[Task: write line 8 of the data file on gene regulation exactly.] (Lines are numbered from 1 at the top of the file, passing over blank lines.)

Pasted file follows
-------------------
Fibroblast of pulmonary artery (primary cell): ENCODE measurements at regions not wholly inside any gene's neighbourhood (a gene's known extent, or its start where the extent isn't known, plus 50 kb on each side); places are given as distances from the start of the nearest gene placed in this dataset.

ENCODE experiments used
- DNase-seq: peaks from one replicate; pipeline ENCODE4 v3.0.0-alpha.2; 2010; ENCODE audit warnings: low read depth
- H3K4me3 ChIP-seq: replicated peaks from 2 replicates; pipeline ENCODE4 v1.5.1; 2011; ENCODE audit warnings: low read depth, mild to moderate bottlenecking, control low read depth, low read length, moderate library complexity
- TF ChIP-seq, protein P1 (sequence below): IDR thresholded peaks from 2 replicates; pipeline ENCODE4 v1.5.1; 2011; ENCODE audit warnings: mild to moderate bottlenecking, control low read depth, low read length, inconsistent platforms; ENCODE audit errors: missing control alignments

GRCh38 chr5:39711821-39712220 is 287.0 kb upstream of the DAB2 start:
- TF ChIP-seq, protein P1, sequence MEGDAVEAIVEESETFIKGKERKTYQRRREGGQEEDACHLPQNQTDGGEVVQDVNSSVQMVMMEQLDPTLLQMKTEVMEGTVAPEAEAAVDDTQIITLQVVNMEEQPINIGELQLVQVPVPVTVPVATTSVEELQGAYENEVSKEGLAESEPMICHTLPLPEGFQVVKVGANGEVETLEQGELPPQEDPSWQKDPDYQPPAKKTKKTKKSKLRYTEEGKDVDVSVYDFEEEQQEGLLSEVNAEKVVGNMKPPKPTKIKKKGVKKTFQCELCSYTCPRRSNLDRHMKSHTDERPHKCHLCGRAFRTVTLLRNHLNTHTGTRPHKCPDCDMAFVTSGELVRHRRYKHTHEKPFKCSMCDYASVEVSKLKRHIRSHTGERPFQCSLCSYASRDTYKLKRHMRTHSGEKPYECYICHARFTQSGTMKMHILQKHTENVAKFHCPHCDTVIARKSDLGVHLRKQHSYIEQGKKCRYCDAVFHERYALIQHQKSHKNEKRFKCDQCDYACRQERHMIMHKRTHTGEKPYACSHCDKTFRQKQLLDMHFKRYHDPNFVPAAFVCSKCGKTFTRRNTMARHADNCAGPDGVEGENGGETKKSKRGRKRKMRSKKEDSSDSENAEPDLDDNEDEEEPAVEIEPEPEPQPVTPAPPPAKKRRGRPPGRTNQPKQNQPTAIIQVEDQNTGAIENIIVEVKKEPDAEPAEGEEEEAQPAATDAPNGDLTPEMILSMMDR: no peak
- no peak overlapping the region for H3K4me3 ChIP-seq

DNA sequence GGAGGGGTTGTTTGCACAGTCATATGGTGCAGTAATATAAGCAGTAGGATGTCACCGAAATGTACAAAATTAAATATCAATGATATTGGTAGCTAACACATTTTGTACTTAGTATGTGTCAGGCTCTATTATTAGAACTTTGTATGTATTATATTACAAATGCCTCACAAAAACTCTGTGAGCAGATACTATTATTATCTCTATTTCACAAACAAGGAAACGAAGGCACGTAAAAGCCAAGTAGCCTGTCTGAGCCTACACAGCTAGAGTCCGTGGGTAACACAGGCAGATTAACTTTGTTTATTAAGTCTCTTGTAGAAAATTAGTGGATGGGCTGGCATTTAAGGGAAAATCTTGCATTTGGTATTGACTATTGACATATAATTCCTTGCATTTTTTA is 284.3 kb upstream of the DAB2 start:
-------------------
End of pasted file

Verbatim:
- no peak overlapping the region for H3K4me3 ChIP-seq